Harvick does it again, this time at Martinsville

DEAN MCNULTY, QMI Agency

, Last Updated: 12:02 AM ET

There are lots of ways to win at Martinsville Speedway but the two most important ones are: Luck and keeping the fenders on your car.

And Kevin Harvick had both of those things working for him through 500 laps on the little Virginia half-miler during the Goody’s Fast Relief 500 on Sunday.

One can debate all day long how he managed it but, no matter the sport, you have to be good to be lucky and you have to be very good to stay in one piece at Martinsville.

If Martinsville does anything, it separates the winners from the also-rans in short order.

There is simply no place to hide on the shortest of short tracks when NASCAR’s senior circuit comes to town.

Harvick’s talent behind the wheel of the No. 29 Richard Childress Chevrolet was there for all to see over the final 10 laps as he set his sights on the then leader — the No. 88 Hendrick Motorsports Chevrolet of Dale Earnhardt, Jr.

Harvick didn’t make any mistakes, weaving his way through lapped traffic to get to the bumper of the No. 88 car.

He had to realize, too, that almost everyone at Martinsville was on their feet hoping that Earnhardt would end his 98-race winless streak.

“I hate that I was the bad guy here,” Harvick said. “But it sure was a lot of fun racing with Dale Jr.”

There certainly some irony in that the last time an RCR Chevrolet won at Martinsville was when Earnhardt’s father won in the black No. 3 back in 1998.

Harvick has nothing to feel bad about, however, as he came from behind for the second week in a row to win a close finish.

And, yes, he had luck on his side.

Let’s look at the luck that Harvick had on Sunday.

First, with 30 laps to go, five-time Sprint Cup champion Jimmie Johnson in the No. 48 HMS Chevrolet was hit with a penalty for entering pit road too fast. At the time he was in second place and the penalty dropped him to the end of the lead-lap line and effectively ended his race day.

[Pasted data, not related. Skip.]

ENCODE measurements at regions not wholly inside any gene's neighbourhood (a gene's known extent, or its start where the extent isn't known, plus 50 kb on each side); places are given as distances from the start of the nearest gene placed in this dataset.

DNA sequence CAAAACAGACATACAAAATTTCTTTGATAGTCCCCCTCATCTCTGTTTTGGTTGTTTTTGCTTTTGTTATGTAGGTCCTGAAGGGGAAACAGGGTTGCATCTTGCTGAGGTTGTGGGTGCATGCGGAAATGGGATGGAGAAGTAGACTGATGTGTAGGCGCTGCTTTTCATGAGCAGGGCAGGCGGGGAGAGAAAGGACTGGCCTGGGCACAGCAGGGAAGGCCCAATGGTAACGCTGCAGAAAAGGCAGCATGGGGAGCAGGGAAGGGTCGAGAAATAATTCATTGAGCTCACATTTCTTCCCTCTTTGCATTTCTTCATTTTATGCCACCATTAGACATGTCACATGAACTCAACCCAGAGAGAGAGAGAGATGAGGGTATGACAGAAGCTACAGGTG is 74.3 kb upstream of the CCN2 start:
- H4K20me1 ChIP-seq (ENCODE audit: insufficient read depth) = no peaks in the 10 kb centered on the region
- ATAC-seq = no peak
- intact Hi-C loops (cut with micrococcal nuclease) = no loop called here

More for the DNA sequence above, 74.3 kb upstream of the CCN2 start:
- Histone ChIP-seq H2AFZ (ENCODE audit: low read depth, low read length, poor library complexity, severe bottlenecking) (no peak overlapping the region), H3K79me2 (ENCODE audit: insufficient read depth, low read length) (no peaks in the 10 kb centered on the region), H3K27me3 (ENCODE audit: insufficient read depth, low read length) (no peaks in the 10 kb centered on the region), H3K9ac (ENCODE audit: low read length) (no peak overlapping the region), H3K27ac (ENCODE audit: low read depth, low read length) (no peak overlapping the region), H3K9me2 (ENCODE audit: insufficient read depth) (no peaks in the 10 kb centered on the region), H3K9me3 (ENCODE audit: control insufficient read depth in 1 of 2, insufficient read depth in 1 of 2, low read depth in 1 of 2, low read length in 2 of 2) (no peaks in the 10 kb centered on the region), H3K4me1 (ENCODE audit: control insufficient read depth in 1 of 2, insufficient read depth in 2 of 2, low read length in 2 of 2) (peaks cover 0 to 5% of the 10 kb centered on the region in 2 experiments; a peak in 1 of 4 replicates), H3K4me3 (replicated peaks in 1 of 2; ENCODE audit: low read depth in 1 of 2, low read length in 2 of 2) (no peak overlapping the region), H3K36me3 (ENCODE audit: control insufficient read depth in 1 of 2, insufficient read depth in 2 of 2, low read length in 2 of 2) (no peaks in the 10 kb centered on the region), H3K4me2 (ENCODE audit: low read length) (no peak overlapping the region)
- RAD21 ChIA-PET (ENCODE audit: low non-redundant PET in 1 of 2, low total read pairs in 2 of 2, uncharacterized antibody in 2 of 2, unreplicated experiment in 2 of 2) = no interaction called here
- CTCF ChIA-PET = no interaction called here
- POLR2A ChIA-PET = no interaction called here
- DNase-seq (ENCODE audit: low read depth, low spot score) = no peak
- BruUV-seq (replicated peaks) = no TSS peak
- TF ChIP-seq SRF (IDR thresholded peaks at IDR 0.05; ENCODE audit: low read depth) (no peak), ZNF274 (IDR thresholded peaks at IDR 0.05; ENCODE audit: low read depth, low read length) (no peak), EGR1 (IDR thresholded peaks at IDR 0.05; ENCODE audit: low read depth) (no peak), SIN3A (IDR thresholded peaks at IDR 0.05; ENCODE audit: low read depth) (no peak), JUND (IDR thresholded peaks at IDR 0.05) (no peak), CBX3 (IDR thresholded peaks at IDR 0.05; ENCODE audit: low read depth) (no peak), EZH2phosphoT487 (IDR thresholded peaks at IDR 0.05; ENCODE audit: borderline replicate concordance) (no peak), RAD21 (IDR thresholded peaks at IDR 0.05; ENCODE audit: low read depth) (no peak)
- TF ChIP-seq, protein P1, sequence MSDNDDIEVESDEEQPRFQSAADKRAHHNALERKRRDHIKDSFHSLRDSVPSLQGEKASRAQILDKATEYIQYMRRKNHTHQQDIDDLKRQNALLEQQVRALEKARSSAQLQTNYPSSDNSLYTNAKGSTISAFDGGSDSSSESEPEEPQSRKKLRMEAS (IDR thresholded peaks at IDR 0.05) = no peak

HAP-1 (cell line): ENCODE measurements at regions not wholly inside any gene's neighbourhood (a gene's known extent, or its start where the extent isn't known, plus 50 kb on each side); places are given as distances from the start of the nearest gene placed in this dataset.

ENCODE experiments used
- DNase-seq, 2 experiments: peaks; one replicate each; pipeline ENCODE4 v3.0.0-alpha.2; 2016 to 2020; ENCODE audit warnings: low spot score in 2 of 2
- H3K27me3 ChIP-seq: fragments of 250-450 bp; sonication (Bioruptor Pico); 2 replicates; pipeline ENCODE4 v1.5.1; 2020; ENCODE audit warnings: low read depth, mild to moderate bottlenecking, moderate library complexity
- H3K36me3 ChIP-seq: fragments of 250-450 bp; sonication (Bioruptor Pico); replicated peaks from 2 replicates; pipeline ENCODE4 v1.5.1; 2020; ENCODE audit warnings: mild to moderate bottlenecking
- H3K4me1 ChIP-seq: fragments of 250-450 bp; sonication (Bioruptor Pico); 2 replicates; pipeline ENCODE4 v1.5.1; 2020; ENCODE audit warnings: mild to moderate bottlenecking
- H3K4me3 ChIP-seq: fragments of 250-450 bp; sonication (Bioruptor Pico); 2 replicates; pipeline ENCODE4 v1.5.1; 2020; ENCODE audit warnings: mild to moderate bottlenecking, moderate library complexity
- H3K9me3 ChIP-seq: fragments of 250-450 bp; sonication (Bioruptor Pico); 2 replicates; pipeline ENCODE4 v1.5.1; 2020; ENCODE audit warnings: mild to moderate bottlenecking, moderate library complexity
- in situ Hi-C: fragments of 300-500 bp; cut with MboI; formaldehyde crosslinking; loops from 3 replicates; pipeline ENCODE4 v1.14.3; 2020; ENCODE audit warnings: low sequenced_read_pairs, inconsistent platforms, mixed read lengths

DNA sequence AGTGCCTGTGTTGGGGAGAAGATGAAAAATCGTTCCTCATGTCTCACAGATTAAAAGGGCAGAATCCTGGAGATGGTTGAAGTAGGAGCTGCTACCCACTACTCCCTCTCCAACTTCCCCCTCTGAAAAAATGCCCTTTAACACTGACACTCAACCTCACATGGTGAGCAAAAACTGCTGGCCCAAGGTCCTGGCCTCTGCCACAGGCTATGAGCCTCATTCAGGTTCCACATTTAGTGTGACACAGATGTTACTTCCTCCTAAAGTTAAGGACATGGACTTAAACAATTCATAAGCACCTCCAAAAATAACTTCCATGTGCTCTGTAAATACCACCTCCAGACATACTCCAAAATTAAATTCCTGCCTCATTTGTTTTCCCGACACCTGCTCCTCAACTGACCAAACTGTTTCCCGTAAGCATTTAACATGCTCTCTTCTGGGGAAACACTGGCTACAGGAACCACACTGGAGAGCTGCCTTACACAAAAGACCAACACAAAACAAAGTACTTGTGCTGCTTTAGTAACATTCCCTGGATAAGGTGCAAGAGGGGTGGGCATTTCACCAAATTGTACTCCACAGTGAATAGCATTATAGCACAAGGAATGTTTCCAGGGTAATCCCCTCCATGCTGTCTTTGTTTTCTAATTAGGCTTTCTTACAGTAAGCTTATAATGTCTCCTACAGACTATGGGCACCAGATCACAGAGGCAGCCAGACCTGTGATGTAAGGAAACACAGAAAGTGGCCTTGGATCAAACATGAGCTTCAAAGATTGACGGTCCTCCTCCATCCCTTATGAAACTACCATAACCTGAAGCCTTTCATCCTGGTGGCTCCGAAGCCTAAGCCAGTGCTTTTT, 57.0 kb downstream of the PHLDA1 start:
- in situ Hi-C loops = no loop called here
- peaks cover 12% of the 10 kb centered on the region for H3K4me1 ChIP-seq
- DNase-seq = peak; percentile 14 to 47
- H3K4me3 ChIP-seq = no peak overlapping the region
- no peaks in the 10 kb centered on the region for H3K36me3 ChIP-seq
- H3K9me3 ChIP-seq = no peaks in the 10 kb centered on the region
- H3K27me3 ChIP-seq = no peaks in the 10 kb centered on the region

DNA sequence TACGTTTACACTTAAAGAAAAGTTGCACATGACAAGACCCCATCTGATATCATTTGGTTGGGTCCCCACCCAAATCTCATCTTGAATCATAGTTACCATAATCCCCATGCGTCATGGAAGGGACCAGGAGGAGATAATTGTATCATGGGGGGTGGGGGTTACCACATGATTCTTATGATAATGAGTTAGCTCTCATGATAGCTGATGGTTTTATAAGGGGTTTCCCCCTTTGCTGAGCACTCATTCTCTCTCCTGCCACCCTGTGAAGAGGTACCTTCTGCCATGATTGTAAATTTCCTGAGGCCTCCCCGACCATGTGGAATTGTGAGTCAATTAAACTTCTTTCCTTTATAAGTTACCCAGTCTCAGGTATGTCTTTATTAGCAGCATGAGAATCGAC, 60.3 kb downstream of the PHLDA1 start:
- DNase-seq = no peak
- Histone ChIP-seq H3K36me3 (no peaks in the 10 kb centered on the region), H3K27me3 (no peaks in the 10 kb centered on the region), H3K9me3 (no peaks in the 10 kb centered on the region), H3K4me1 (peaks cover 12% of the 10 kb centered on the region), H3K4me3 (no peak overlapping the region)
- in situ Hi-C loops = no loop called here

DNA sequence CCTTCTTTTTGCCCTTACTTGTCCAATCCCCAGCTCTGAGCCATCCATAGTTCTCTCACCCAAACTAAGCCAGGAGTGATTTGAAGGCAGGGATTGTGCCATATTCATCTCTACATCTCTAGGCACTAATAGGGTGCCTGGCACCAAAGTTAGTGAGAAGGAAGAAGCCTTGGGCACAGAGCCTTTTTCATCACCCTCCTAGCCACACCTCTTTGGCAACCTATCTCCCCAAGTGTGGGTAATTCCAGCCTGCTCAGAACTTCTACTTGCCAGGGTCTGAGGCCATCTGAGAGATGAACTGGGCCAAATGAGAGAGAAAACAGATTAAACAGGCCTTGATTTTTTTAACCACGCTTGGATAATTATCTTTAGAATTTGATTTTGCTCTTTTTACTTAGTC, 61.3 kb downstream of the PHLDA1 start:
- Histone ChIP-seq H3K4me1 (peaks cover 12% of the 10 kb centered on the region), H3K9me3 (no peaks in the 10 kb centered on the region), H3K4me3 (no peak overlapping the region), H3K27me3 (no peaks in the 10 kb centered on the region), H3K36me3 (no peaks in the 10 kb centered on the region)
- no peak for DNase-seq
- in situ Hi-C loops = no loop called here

Second, with four laps to go, Earnhardt got loose and opened the door for Harvick to win.

Third, Kyle Busch, who was at or close to the front all day long in the No. 18 Joe Gibbs Racing Toyota, allowed Earnhardt to bump him aside with 20 laps to go, clearing the way for Harvick’s charge to the checkered flag.

And finally, Harvick did not have to deal with Denny Hamlin and the No. 11 JGR Toyota that had come into Sunday’s race as back-to-back-to-back winner at Martinsville.

Hamlin, who had been contending for a win most of the race, faded badly in the final 60 laps.

TRACY BACK IN BUSINESS

Paul Tracy has added five more IZOD IndyCar races to his 2011 calendar.

The “Thrill from West Hill” finally snagged a much-needed deal from the until-now dormant Dragon Racing team, owned by Jay Penske.

Tracy’s contract will put him in races at Toronto, Edmonton, Long Beach, Sonoma and Texas.

That’s good news for the Honda Indy Toronto and the Edmonton Indy, where Tracy is a huge ticket seller.

The Dragon deal makes it a half-dozen races that Tracy will compete in this season — he had already announced that he will run the Indianapolis 500 with Dreyer & Reinbold Racing.

Tracy told SPEED-TV that it will be a back-to-the-future kind of moment when he climbs into the Penske — Jay is the son of Roger Penske — machine April 17 at the Grand Prix of Long Beach.

Tracy was part of Roger Penske’s three-car effort early in his career.

“I asked Jay what his dad said about us teaming up and he told me Roger said: ‘Oh great, the two guys who gave me the most problems in my life are getting together.’”


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